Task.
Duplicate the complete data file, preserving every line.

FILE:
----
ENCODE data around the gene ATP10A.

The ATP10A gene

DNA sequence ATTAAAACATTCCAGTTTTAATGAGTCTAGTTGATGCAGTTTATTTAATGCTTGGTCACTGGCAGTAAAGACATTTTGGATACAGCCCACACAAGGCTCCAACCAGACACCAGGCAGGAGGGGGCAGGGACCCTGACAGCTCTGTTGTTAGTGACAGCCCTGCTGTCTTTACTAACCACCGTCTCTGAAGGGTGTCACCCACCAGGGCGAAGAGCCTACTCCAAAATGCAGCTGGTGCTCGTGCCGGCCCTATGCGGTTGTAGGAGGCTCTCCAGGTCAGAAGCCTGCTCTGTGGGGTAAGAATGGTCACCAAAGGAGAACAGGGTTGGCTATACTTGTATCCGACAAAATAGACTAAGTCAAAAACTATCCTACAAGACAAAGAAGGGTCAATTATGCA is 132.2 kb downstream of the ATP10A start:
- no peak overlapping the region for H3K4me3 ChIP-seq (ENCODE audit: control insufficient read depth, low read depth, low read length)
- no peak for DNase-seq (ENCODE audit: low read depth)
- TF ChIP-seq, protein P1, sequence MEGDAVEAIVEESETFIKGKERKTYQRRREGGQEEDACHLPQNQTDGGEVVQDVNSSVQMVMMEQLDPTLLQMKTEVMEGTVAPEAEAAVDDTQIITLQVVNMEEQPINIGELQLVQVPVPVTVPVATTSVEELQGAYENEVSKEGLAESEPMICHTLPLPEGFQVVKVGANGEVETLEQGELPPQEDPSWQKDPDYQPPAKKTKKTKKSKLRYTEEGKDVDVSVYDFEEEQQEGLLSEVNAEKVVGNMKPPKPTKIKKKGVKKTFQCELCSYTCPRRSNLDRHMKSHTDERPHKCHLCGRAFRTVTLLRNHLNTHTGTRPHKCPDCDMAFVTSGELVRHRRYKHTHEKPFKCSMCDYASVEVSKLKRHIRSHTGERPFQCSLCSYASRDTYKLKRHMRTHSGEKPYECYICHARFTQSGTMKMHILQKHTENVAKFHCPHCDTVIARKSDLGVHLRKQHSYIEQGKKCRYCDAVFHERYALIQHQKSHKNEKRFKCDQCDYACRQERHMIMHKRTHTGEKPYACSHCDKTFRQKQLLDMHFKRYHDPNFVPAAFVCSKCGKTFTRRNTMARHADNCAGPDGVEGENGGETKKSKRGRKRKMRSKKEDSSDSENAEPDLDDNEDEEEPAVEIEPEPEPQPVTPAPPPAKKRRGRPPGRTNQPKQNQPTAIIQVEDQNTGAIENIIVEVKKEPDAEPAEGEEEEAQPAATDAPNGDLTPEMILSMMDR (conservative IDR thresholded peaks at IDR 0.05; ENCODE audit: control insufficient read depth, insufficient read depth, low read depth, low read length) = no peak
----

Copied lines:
ENCODE data around the gene ATP10A.

The ATP10A gene

DNA sequence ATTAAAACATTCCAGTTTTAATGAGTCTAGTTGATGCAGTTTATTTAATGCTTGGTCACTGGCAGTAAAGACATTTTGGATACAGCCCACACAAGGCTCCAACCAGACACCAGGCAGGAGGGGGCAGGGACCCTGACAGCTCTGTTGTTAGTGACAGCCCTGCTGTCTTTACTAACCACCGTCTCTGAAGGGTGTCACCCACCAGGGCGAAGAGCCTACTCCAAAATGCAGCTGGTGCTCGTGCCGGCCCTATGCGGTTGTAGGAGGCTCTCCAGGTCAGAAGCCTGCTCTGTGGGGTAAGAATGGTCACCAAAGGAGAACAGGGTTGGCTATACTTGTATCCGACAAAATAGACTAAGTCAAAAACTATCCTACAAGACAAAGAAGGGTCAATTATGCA is 132.2 kb downstream of the ATP10A start:
- no peak overlapping the region for H3K4me3 ChIP-seq (ENCODE audit: control insufficient read depth, low read depth, low read length)
- no peak for DNase-seq (ENCODE audit: low read depth)
- TF ChIP-seq, protein P1, sequence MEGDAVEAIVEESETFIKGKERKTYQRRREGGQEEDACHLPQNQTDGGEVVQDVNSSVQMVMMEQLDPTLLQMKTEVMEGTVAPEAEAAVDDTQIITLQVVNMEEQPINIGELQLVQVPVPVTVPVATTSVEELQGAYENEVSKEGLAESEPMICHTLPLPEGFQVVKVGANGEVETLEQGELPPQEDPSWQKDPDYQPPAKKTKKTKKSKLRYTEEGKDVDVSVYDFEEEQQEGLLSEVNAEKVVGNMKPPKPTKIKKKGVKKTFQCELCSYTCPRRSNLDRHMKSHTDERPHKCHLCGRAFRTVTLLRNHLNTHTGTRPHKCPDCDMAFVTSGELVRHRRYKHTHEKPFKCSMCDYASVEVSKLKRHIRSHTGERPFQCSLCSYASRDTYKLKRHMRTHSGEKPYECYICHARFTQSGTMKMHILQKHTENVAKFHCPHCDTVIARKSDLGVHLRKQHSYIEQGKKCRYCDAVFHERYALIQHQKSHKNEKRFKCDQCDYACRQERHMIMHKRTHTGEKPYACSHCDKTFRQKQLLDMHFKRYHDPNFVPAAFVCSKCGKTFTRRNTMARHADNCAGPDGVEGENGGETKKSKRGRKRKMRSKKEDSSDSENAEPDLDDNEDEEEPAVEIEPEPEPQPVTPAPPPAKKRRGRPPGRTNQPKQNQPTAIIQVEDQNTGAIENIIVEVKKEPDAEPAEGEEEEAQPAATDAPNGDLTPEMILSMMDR (conservative IDR thresholded peaks at IDR 0.05; ENCODE audit: control insufficient read depth, insufficient read depth, low read depth, low read length) = no peak